Friday, June 19, 2015

The Case Of The Disappearing Shoe

There was a very strange story in the headlines this week, with a prominent Muslim campaigner - Asghar Bukhari  - complaining that Mossad agents had stolen a shoe from his home. Just one shoe. Though later he said that a pair of slippers had also gone missing.

After making the claim on his Facebook page, the story went viral. And most people 1) didn't believe it and 2) ridiculed him because of it.

Asghar Bukhari then posted this video about his shoe going missing -

And then later he posted this. In this second video he explained how his slippers had been found, but the shoe was still missing. What happened to his slippers is as strange as the missing shoe.

They are both longish videos but they are worth watching. He's trying to be ironic and sarcastic in the second video, which is a pity because actually this is serious and I don't think he should be making light of it.

The media gave him a tough time.  Newspapers like the Daily Mail and the Daily Telegraph made fun of him, refusing to take his allegations seriously.




Twitter also gave Asghar Bukhari a rough ride. Leading the charge was the author Jeremy Duns.

This was followed by a series of tweets from Jeremy Duns, aimed at belittling Asghar Bukhari.

Jeremy Duns then started tweeting personal insults, unfortunately.

Jeremy Duns posted several other nasty tweets about the incident.  It has to be said that Jeremy Duns has something of a reputation as an internet bully and as someone who tweets personal attacks on  Muslims.  CLICK HERE FOR DETAILS

Now, here's the thing. I don't know if Asghar Bukhari's shoe was stolen, or if it's lying under a sofa somewhere.

And if it has gone missing, I don't know if it was Zionists who took it.

But I can tell you one thing with absolute certainty. Things like this do happen. They happen in this country. And sometimes it is Government employees who make it happen.

How do I know this?

Because many years ago I met a man who did exactly that. I kid you not. For a time it was his job to, as he put it, 'destabilise bad guys'.

In the second video, Asghar Bukhari explains how the Stasi - the East German secret police - used underhand techniques to bring down their enemies in a process they called Zerstzung, literarily corrosion or undermining.

But the man I met did the same sort of thing in the UK. His targets were people being looked at by other agencies. Criminals, spies, terrorists.

His job was to play with their minds, to put them under pressure, to put them on the back foot. But he was never to confront them, never to do anything overt.

He would arrange for rubbish bins to be not collected. For much larger than normal utility bills to be sent. For hotel and airline bookings to be cancelled or changed. For unnecessary roadworks to happen outside their houses. For phone lines to go down. And, sometimes, to go into a house and rearrange furniture. Or remove a personal item, like a toothbrush. Nothing too obvious, nothing that would result in the police being called. Just small things, things that would prey on a target's mind. Because the more pressure he was under with regard to the small things, the more likely he was to make a mistake in other areas of his life.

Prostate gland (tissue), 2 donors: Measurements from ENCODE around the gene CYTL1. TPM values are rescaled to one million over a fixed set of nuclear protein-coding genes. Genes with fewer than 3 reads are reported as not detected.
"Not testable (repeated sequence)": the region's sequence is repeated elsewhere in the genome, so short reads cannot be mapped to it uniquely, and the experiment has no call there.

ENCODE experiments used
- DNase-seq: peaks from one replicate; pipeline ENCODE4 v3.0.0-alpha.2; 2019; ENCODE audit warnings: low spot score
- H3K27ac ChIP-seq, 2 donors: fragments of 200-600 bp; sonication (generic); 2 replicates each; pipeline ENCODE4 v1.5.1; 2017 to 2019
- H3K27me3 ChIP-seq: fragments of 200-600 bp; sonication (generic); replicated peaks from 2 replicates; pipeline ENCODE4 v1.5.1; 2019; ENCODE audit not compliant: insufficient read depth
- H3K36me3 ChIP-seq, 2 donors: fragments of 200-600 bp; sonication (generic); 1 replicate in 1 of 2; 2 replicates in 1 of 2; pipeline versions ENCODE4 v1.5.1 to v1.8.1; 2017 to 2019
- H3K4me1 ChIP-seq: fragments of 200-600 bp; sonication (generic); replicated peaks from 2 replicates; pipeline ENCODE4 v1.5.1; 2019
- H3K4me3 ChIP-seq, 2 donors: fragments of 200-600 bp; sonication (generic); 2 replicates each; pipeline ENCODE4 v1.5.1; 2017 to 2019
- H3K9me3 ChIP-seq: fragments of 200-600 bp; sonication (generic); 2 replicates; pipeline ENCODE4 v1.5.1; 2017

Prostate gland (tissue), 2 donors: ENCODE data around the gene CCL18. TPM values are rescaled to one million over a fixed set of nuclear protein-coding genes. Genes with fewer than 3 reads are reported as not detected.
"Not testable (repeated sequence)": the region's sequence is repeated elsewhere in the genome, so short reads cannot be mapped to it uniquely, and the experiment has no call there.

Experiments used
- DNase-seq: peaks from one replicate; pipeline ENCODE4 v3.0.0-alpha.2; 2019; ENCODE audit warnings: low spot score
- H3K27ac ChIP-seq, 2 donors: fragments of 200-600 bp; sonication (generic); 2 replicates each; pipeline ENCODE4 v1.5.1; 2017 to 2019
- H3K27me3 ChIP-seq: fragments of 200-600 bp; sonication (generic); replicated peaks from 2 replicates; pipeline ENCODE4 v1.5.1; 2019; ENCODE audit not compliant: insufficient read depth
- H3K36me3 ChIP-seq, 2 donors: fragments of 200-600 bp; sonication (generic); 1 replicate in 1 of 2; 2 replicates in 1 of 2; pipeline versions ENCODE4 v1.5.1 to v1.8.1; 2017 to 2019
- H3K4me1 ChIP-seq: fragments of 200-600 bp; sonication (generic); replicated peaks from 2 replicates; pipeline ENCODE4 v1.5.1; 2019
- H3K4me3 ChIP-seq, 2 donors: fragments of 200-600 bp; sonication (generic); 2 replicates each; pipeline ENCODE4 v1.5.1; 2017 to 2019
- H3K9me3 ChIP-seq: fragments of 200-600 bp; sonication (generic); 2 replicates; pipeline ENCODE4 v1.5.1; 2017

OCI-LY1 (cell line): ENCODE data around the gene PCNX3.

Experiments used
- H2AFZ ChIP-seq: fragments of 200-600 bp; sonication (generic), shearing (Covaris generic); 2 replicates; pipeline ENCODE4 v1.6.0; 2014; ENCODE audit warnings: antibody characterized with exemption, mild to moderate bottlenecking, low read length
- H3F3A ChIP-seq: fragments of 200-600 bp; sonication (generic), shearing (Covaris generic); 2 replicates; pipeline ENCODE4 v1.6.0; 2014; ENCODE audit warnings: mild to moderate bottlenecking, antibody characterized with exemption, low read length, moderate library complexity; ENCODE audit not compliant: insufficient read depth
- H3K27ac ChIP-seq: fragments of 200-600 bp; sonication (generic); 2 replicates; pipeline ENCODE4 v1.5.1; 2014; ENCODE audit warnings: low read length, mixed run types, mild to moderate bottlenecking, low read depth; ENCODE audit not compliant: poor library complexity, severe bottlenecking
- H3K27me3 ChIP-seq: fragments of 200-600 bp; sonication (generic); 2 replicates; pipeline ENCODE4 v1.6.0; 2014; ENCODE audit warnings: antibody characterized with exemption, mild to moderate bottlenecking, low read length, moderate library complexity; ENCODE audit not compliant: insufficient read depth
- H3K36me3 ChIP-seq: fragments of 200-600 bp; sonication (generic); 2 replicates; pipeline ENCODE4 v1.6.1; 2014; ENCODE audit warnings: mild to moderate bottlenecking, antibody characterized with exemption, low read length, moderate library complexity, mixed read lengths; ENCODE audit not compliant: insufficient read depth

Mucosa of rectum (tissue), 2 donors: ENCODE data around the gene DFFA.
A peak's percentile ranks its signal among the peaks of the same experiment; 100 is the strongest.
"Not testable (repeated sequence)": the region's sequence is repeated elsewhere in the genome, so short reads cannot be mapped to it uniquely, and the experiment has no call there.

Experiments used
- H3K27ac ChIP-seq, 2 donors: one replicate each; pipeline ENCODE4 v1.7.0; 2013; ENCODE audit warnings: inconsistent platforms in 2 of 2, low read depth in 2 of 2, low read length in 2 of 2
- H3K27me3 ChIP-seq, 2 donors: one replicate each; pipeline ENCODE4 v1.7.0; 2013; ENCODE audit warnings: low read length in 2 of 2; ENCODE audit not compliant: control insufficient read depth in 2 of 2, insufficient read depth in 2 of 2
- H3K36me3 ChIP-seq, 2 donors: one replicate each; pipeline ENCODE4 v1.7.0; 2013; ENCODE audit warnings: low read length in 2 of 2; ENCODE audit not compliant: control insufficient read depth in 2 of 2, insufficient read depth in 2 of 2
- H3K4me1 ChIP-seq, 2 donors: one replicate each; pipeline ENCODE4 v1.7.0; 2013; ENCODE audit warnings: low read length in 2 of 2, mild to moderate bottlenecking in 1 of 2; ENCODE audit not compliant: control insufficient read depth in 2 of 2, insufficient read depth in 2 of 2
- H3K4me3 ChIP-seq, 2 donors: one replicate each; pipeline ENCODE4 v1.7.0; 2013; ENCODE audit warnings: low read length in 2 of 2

On one occasion they kidnapped the dog belonging to a target's wife, knowing that she would make his life hell until the animal was returned!

When he told me about the house-breaking stuff I said I didn't believe  that was possible. I had just bought a flat and installed state-of-the-art locks and a burglar alarm with motion detectors. I said I didn't think anyone could get into my flat. He spent the next few minutes explaining, in detail, exactly how he would get in and ever since that day I have had no faith in locks or alarm systems. If the powers that be want to get into your home, they can and they will. And you will never know - unless they want you to know.

The stories he told me back then have always stuck with me, and I've often toyed with the idea of incorporating them into a thriller.

Am I sure I believe him?

Absolutely, one hundred per cent.  I have to say I was never completely sure who he was actually employed by. I know for several years he was up against the IRA and did the best Belfast accent I've ever heard from a non-Irishman. He gave me lots of intel that ended up in my IRA thriller The Bombmaker. After 9-11 he was very busy with Al-Qaeda and told me lots of stuff that often appeared in newspapers months or even years later and much of what he told me ended up in my Spider Shepherd books. He never told me anything that when checked proved to be anything other than the truth. I tried calling him this week but the numbers I have for him don't work and he seems to be off the grid. But yes, I believe what he told me about the 'destabilising' operations.  And I do believe there are people who will sneak into your house, rearrange your furniture, and steal a shoe!

Wednesday, May 13, 2015

New Covers On The Way

My publisher Hodder and Stoughton have been throwing around ideas for a revamp of my backlist. Here are the new versions they're planning for The Stretch and Tango One.

I think they're awesome!

Monday, April 27, 2015

Spider Shepherd: SAS Books Now Available As Paperbacks

The Spider Shepherd: SAS books are now available as paperbacks. You can buy the first volume BY CLICKING HERE and the second volume is available  BY CLICKING HERE.

They cost £9.99 each, they're trade paperbacks, i.e. the hardback size but in soft covers.